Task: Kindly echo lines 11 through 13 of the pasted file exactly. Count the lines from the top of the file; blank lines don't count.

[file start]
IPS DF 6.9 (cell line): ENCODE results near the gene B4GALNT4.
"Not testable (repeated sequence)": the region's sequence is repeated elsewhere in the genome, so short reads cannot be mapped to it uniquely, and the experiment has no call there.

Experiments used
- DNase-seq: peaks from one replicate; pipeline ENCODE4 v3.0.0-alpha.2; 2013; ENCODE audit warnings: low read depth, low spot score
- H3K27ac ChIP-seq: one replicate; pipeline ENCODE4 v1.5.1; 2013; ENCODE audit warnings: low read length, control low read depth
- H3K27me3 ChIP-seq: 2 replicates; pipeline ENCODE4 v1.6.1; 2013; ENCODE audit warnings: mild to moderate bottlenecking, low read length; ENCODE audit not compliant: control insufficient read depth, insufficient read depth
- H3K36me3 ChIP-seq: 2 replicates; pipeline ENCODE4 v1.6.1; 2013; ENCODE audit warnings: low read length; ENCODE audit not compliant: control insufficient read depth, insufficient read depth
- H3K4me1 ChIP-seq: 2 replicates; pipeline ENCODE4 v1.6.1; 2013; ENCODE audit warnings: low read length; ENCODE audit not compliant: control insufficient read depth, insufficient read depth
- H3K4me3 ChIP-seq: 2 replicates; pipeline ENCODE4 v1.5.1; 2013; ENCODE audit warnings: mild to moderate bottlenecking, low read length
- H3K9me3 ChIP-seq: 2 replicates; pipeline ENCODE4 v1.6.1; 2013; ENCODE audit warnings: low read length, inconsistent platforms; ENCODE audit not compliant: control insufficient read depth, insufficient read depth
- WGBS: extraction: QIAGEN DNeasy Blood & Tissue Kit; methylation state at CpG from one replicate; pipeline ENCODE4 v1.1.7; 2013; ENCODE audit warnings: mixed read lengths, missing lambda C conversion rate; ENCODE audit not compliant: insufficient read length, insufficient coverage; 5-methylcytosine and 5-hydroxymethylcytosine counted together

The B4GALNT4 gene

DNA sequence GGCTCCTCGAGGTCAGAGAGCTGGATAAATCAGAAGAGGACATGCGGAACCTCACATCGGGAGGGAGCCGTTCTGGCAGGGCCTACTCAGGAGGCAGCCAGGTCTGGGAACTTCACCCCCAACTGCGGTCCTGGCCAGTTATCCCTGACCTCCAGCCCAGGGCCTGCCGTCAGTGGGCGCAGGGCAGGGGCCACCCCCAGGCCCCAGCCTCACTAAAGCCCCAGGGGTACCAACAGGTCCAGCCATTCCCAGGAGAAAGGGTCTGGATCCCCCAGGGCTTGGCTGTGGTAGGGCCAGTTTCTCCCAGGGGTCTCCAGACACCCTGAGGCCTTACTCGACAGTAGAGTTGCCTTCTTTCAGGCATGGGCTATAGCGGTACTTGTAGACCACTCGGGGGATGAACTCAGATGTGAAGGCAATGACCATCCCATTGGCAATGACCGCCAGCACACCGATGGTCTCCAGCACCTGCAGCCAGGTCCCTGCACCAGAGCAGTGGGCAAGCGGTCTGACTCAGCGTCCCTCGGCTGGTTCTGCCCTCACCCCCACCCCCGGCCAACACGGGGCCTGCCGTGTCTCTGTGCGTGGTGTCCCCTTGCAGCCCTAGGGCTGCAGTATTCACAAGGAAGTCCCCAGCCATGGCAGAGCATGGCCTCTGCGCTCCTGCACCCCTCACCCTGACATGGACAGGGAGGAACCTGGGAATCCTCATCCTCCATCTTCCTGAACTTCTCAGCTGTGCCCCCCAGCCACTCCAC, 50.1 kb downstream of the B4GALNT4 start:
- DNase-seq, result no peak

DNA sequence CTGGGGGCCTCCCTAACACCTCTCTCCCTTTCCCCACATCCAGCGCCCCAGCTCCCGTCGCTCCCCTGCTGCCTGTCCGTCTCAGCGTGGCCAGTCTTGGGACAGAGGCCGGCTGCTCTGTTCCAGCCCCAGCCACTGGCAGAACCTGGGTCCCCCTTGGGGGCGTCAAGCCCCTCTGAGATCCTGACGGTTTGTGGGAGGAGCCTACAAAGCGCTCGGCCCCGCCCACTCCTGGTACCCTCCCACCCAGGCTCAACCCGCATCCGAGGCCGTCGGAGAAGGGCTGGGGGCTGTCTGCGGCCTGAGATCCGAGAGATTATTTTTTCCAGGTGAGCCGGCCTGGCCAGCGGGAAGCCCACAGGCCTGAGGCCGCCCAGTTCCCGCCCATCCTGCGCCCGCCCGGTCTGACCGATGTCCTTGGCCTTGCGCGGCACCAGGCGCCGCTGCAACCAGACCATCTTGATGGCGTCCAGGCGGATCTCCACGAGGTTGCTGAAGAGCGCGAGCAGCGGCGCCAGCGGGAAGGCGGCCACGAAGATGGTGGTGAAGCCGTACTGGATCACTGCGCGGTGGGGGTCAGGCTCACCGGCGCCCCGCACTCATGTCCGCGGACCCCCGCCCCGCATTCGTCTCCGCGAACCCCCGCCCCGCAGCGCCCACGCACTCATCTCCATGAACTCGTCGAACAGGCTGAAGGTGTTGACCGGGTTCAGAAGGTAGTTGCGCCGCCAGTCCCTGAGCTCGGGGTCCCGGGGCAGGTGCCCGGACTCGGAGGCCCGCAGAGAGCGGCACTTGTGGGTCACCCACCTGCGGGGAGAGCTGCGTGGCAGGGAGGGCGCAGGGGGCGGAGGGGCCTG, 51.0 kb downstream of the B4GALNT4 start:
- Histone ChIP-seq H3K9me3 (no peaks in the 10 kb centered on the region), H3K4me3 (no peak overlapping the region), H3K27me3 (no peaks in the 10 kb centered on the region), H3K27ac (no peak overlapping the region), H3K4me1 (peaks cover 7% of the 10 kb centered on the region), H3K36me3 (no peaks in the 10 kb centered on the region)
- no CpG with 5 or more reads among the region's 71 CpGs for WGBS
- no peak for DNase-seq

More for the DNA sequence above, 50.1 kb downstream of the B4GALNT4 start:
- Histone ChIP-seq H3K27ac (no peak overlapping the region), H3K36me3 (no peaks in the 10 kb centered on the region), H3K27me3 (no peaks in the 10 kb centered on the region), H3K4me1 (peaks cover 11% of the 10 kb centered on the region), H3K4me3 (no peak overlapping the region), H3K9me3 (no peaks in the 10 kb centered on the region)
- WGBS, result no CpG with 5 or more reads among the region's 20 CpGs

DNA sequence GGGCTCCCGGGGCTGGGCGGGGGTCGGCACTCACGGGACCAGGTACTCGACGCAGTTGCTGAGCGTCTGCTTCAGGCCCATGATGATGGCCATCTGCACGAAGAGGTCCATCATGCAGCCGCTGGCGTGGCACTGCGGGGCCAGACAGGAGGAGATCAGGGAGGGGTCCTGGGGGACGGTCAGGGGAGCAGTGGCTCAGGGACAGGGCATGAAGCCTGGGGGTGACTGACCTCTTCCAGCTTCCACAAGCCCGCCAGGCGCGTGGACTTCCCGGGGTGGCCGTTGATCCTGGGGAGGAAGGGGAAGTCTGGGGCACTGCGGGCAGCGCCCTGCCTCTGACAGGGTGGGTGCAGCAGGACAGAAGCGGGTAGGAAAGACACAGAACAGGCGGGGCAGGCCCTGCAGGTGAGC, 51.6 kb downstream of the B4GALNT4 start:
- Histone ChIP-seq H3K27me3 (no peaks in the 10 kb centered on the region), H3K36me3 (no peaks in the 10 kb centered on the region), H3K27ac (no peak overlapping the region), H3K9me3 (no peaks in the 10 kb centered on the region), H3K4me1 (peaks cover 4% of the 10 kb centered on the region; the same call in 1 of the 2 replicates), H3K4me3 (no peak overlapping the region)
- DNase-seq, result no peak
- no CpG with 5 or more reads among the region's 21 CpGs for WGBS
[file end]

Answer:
- WGBS: extraction: QIAGEN DNeasy Blood & Tissue Kit; methylation state at CpG from one replicate; pipeline ENCODE4 v1.1.7; 2013; ENCODE audit warnings: mixed read lengths, missing lambda C conversion rate; ENCODE audit not compliant: insufficient read length, insufficient coverage; 5-methylcytosine and 5-hydroxymethylcytosine counted together

The B4GALNT4 gene

DNA sequence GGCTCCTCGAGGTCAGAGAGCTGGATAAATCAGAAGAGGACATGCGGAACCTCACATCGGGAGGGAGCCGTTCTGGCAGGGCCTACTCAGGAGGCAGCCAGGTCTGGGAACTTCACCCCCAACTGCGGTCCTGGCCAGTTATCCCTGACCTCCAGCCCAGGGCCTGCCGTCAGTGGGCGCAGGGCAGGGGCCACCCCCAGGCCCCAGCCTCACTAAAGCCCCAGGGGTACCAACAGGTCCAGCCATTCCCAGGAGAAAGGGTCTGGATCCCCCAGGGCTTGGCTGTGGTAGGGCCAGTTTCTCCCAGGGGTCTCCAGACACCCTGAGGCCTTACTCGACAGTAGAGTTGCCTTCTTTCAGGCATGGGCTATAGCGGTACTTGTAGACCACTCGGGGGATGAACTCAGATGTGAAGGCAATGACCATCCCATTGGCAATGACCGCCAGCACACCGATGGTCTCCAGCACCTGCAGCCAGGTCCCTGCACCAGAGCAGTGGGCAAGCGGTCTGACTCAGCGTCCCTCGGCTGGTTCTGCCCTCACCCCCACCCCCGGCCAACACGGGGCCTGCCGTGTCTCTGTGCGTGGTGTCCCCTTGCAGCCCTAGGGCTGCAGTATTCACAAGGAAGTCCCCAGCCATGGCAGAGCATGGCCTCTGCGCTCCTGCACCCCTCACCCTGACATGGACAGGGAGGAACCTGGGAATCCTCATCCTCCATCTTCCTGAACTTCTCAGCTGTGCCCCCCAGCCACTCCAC, 50.1 kb downstream of the B4GALNT4 start: